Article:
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Ontario Podiatry

7 Essential Steps To Treat An Ingrown Toenail

A toenail infection is easy to ignore since it’s a slow pain. That is until it isn’t. Whether the infection results from an ingrown nail or a recent injury, it’s difficult to turn a blind eye when your toenail is a sore, red, and infected mess. If you suspect a progressing ingrown nail, you should follow up with a podiatrist, or visit an emergency care clinic or an Ontario Podiatry or as soon as possible.

The causes of an infected toenail

Your toenails can become infected in several ways, including calluses produced by your shoes or fungal infections. One of the most prevalent types of toenail infections is an ingrown nail. If you have an ingrown toenail, it means your nail’s edges have started growing inwards to the skin next to your toenail. Ingrown toenails can become inflamed, red, sore, and may even hold with pus within them.

 

Ingrown toenails are commonly caused by:

  1. Toenail wound or injury
  2. Cutting your toenail improperly (too long or too short)
  3. Improper trimming or cutting of nails. It is advised to cut toenails straight across without angling the sides of the nail.
  4. Genetically predisposed curved feet
  5. Inappropriate shoes, either too tight or too narrow, that puts tension on your big toes
  6. Improper foot hygiene, such as unclean or wet feet.
  7. Certain physical activities and sports like soccer, dance, and skiing
  8. Toe infections are more common in people having diabetes or other conditions that cause poor circulation and immune system deficiency. People with diabetes should frequently check their feet and have regular appointments with a podiatrist because they may not feel a toe infection’s pain until the issue becomes serious.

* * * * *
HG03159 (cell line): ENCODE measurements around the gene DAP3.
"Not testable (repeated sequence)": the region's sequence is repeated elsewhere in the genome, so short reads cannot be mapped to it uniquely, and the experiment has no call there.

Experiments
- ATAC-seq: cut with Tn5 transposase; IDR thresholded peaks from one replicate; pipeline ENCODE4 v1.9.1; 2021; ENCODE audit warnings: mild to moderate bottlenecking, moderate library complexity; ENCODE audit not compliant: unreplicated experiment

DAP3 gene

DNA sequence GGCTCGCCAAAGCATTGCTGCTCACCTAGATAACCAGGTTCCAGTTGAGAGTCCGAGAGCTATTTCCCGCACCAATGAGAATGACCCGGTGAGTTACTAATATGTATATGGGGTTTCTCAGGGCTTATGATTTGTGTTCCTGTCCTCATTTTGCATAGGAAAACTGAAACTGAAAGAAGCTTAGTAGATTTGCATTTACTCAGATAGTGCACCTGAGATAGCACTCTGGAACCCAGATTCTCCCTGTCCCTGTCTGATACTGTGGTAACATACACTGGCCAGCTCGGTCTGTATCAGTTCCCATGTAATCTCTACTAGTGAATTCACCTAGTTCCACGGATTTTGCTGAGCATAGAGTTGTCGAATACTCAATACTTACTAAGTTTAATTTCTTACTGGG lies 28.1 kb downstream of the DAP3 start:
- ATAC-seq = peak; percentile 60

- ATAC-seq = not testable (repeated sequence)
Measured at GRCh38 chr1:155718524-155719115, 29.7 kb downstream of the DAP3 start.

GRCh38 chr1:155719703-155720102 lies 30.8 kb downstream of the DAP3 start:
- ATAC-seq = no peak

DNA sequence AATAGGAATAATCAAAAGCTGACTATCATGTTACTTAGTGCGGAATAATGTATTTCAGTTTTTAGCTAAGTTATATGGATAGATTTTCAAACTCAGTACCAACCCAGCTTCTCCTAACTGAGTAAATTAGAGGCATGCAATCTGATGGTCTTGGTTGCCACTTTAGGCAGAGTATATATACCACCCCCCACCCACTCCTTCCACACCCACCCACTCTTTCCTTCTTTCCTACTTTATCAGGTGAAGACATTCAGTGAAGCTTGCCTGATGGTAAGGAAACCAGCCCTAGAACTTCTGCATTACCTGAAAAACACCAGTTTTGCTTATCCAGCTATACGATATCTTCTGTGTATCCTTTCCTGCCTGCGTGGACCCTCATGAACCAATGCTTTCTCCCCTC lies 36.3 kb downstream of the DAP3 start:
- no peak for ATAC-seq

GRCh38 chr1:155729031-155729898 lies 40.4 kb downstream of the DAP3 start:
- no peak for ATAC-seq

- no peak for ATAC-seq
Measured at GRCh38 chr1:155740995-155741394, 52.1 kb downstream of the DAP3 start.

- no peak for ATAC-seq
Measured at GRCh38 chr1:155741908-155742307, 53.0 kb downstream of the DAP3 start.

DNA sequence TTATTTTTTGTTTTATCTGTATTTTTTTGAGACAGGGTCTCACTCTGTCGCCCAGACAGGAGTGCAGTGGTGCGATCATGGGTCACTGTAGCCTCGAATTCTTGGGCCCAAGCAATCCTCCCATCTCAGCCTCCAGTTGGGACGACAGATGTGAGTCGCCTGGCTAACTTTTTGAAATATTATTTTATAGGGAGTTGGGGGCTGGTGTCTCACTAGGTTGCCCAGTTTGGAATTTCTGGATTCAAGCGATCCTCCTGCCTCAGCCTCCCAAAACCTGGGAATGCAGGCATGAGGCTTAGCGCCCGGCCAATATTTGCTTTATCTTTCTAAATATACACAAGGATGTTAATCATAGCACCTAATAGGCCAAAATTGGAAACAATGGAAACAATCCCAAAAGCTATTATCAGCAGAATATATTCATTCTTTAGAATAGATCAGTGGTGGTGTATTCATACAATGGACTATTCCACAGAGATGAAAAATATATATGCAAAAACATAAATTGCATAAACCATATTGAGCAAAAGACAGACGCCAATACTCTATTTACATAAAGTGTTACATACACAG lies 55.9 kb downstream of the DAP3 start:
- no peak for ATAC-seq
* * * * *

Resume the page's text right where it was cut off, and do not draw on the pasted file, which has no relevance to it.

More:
Symptoms Of Toenail Infection

An infected toenail comes with specific symptoms, which include:

  • Overgrown skin covering part of your toenail
  • Pressure or pain in your toe
  • Bleeding
  • Swollen, hard, or tender skin around your toenail
  • Redness
  • A blister pus-filled. A blister can go unnoticed, but the large amounts of drainage from your toe will be clearly visible.
  • Discolored or yellow nails that are cracked or thick indicate a fungal infection in your toenails.

Home treatment and remedies for ingrown nails

You can do many things right at home to treat an infected or ingrown toenail to relieve pain and pressure from an ingrown nail:

 

  • Wear wide and comfortable footwear.
  • Gently pull the skin away from your ingrown toenail with a blunt nail file that won’t harm your toe. Put a little piece of cotton or dental floss between your nail and the lifted skin to lift the skin away from your toenail.
  • Soak your feet in a foot bath with warm water and unscented Epsom salt. Put two tablespoons of unscented Epsom salts into a quart of water and soak your foot for up to fifteen minutes in one session. Do this a few times a day for the initial days. Remember always to dry your foot thoroughly post-soak.

Soaking your infected or ingrown toe can help relieve the pain and pressure of infection. It can also help to drain pus from your toe.

  • Apply an antifungal ointment if you feel like you have a fungal infection. You can buy an over-the-counter cream or get a prescription from your doctor.
  • Maintain dry feet, except when you’re soaking them for treatment.
  • Use an antibiotic ointment on your ingrown toenail to reduce symptoms of infection.
  • Alleviate pain with over-the-counter medications. Ibuprofen or Acetaminophen can both help in relieving the pain that results from an infected toe.

When to consult your doctor:

While you can try many home remedies to treat an infected toenail at home, it’s necessary to acknowledge when you need to seek proper medical care. Get in touch with your physician or a podiatrist if:

 

  • You can notice swelling, redness, or drainage oozing from your toe
  • You feel you may have a fungal infection, and over-the-counter ointments aren’t working
  • You have an ingrown or infected toenail, and you have diabetes
  • Your toenail infection symptoms don’t seem to go away, they get worse, or they keep recurring
  • Seek immediate medical attention if you feel feverish, and red streaks appear on your skin, leading away from the infected area, as these symptoms indicate a more serious infection

An infected toenail can have harsh effects on your daily functioning. However, you can prevent that from happening. Learning how to deal with an infected toe and knowing when to consult a professional can get you back to doing all the favorite activities. If you’re concerned about an ingrown nail in Pomona, you should set up an appointment with an expert podiatrist before attempting to cure yourself of your painful symptoms at home.

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